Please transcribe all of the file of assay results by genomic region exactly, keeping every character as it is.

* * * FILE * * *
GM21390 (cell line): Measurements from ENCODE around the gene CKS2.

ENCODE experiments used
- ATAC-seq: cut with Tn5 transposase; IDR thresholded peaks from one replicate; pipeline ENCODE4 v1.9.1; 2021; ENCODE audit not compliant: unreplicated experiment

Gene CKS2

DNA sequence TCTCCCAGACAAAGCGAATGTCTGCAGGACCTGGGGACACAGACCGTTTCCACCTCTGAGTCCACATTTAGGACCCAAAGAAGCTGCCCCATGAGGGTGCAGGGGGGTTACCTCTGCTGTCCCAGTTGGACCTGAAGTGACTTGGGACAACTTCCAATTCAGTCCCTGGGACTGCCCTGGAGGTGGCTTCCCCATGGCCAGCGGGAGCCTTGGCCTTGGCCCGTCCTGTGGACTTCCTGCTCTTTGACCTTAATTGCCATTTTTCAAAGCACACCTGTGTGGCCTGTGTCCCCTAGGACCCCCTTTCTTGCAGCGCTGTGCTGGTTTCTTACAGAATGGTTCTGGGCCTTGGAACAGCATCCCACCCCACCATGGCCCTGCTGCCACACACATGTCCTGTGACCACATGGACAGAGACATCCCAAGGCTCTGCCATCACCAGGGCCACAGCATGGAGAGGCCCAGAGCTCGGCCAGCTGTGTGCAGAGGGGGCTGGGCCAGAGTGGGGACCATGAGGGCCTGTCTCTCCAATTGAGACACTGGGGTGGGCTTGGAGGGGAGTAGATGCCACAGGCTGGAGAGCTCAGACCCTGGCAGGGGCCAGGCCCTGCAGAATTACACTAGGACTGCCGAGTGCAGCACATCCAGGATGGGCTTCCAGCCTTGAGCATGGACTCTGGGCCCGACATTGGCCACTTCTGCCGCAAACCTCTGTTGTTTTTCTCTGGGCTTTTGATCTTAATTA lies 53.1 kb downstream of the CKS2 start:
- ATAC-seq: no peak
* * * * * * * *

GM21390 (cell line): Measurements from ENCODE around the gene CKS2.

ENCODE experiments used
- ATAC-seq: cut with Tn5 transposase; IDR thresholded peaks from one replicate; pipeline ENCODE4 v1.9.1; 2021; ENCODE audit not compliant: unreplicated experiment

Gene CKS2

DNA sequence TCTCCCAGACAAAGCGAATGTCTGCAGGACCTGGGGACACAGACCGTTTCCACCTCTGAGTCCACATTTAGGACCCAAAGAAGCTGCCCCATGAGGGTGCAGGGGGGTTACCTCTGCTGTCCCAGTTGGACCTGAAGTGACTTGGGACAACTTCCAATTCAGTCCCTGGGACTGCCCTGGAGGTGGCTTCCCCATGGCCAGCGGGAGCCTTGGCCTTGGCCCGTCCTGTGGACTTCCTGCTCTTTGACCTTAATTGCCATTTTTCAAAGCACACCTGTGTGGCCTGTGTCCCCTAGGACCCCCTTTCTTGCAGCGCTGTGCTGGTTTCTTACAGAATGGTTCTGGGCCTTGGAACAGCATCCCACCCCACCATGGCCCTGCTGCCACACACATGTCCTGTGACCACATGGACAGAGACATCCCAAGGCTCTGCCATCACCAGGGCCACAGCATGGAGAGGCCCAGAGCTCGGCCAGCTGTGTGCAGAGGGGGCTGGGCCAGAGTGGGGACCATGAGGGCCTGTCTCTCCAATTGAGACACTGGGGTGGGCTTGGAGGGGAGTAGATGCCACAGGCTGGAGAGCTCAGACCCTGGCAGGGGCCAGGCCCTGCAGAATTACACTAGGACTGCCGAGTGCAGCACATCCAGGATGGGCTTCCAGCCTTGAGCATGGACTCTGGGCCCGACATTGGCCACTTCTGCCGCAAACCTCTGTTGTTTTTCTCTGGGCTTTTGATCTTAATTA lies 53.1 kb downstream of the CKS2 start:
- ATAC-seq: no peak